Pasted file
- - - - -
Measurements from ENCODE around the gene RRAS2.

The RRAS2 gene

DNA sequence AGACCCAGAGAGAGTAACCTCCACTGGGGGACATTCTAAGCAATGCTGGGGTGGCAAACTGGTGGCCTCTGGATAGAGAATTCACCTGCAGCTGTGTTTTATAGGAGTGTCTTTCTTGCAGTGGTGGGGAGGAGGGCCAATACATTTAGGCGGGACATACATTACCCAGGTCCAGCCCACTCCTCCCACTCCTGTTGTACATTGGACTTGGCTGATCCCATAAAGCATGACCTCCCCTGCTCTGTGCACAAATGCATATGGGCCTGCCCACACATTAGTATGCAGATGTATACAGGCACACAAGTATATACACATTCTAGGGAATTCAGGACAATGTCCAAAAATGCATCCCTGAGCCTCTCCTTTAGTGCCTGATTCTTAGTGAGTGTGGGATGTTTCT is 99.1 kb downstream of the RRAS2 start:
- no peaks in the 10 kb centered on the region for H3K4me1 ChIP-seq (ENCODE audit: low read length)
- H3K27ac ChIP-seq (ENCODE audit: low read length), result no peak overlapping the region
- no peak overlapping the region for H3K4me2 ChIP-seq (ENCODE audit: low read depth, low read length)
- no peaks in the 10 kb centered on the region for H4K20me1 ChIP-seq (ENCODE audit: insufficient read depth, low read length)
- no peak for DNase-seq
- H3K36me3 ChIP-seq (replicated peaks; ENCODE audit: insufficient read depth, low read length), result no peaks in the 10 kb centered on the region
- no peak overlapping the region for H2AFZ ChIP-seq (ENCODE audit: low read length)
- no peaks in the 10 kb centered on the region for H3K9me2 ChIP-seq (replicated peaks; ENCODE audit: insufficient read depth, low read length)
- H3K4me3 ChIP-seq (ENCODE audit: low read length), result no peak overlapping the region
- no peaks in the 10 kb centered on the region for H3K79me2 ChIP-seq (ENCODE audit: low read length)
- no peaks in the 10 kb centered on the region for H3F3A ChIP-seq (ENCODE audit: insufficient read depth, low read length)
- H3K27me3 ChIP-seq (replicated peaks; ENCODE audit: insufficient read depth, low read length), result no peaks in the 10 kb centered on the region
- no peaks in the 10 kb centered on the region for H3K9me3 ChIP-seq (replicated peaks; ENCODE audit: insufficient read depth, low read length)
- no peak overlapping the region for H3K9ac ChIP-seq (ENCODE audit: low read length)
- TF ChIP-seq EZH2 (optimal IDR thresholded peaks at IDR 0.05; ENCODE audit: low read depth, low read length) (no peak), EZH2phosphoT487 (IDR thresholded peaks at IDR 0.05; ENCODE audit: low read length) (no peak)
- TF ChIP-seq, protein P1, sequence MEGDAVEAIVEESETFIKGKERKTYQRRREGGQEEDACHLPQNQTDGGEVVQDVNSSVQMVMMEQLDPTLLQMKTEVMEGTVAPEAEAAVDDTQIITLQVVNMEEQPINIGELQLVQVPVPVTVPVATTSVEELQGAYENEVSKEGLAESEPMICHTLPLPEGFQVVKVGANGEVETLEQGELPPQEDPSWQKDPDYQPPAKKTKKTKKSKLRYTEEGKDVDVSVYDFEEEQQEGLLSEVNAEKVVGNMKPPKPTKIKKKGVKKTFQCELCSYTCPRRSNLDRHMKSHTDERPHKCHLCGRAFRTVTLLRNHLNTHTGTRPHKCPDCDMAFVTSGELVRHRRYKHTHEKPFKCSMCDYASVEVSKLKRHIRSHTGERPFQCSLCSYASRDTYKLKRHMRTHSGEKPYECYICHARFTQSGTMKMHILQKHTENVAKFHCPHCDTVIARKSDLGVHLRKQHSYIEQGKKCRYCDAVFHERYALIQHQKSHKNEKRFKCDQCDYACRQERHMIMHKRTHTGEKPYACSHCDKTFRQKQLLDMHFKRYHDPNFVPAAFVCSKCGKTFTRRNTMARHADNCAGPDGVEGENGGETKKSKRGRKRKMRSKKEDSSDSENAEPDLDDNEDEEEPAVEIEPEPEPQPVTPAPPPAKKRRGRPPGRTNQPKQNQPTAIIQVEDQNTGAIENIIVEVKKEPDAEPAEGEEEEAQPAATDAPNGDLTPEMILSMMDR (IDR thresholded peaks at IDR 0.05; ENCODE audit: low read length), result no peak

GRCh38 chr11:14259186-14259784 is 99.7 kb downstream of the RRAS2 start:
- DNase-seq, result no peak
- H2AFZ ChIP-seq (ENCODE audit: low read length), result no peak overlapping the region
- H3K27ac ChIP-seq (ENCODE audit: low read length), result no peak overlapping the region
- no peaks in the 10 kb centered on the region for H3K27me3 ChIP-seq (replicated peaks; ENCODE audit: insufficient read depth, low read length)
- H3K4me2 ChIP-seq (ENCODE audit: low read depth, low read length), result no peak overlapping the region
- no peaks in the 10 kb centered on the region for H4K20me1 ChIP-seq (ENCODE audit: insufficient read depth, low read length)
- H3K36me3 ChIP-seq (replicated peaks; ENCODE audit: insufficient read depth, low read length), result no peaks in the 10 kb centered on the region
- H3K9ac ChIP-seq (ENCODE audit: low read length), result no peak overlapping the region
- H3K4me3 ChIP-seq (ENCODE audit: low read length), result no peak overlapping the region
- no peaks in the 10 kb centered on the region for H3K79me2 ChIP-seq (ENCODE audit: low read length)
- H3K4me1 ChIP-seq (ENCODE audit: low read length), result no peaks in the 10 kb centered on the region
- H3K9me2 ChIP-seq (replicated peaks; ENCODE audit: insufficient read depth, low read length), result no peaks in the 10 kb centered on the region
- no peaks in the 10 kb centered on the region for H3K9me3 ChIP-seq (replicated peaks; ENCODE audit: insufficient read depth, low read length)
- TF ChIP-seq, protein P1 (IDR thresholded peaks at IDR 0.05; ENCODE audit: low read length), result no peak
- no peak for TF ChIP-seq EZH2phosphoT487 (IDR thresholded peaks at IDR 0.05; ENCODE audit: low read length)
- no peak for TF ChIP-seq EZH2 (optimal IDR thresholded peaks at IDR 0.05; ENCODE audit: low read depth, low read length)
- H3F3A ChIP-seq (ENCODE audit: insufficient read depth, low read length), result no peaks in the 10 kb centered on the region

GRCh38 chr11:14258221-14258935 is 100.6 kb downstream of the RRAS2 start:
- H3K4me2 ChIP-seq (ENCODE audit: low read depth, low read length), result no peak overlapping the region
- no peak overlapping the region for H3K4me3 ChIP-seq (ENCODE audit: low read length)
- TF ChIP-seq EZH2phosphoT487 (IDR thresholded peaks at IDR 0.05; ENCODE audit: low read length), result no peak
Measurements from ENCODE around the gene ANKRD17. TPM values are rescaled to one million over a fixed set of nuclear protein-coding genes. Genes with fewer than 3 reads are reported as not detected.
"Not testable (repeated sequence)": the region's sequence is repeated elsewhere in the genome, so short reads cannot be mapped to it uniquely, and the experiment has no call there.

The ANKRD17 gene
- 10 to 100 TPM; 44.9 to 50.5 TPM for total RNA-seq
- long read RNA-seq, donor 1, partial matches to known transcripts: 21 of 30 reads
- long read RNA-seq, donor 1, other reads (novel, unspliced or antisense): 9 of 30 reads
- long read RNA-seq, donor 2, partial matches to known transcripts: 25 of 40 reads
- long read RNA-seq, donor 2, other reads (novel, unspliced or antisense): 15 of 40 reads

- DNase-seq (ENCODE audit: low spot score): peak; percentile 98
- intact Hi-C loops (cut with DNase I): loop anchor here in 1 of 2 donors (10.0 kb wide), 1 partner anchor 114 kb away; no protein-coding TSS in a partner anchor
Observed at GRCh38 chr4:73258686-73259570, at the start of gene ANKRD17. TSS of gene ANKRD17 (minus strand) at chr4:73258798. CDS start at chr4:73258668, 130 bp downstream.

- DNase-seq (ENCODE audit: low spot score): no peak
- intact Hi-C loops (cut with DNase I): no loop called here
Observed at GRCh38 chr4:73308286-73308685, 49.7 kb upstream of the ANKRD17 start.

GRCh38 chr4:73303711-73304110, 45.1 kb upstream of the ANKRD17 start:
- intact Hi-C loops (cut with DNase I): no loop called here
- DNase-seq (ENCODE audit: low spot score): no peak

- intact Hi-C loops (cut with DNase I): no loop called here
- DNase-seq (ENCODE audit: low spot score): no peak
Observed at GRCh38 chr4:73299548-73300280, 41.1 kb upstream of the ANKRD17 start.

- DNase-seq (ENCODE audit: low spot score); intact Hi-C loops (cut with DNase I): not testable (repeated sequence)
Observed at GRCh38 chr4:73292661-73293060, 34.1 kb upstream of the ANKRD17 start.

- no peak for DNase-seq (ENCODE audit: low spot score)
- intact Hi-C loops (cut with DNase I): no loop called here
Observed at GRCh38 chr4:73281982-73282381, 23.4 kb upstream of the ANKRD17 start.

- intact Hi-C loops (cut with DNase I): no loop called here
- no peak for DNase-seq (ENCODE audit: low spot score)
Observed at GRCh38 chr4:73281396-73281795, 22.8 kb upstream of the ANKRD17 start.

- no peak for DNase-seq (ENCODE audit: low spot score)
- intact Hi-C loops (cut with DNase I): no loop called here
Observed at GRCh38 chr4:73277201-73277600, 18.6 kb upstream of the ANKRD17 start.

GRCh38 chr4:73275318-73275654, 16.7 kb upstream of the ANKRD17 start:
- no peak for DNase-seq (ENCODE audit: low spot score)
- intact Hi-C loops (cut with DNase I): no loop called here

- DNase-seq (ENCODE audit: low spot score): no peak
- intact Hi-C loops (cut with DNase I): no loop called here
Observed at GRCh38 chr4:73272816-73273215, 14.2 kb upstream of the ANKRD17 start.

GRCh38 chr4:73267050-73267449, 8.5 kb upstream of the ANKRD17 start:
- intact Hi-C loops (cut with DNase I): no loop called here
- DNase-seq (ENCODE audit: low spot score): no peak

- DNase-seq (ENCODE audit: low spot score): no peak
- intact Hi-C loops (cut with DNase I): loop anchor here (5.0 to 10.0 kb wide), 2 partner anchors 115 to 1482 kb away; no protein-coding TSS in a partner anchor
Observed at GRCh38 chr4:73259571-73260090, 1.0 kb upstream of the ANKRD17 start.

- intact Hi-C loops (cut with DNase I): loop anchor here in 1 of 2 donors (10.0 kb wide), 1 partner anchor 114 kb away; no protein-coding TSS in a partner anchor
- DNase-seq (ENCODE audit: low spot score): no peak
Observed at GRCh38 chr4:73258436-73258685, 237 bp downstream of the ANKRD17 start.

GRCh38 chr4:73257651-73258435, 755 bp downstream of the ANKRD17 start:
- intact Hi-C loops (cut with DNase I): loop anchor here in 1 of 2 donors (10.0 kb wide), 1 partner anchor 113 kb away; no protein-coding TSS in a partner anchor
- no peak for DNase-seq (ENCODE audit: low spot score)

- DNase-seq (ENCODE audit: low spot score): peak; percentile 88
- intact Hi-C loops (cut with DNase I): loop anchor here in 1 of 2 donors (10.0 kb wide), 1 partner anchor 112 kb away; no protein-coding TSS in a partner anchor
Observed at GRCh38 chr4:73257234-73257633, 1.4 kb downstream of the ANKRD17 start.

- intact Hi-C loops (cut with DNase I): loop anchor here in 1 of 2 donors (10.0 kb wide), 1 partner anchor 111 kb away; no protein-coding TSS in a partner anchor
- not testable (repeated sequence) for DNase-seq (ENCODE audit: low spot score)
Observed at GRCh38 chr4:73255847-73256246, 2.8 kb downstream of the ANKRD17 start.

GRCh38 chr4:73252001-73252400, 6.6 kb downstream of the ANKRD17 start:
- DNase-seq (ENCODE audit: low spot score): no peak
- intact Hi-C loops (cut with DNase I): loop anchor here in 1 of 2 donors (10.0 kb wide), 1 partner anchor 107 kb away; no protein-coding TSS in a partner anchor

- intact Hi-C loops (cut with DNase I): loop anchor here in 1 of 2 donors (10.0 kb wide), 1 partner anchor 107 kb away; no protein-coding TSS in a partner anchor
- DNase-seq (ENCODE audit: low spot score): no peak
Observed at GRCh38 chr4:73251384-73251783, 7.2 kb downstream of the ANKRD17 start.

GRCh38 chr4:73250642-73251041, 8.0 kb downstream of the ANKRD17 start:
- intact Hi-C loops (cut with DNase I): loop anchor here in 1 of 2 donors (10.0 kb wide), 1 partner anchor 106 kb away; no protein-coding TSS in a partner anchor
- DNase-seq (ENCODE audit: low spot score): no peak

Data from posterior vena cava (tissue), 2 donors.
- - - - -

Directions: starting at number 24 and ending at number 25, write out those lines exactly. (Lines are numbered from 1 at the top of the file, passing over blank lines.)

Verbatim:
- no peaks in the 10 kb centered on the region for H3K27me3 ChIP-seq (replicated peaks; ENCODE audit: insufficient read depth, low read length)
- H3K4me2 ChIP-seq (ENCODE audit: low read depth, low read length), result no peak overlapping the region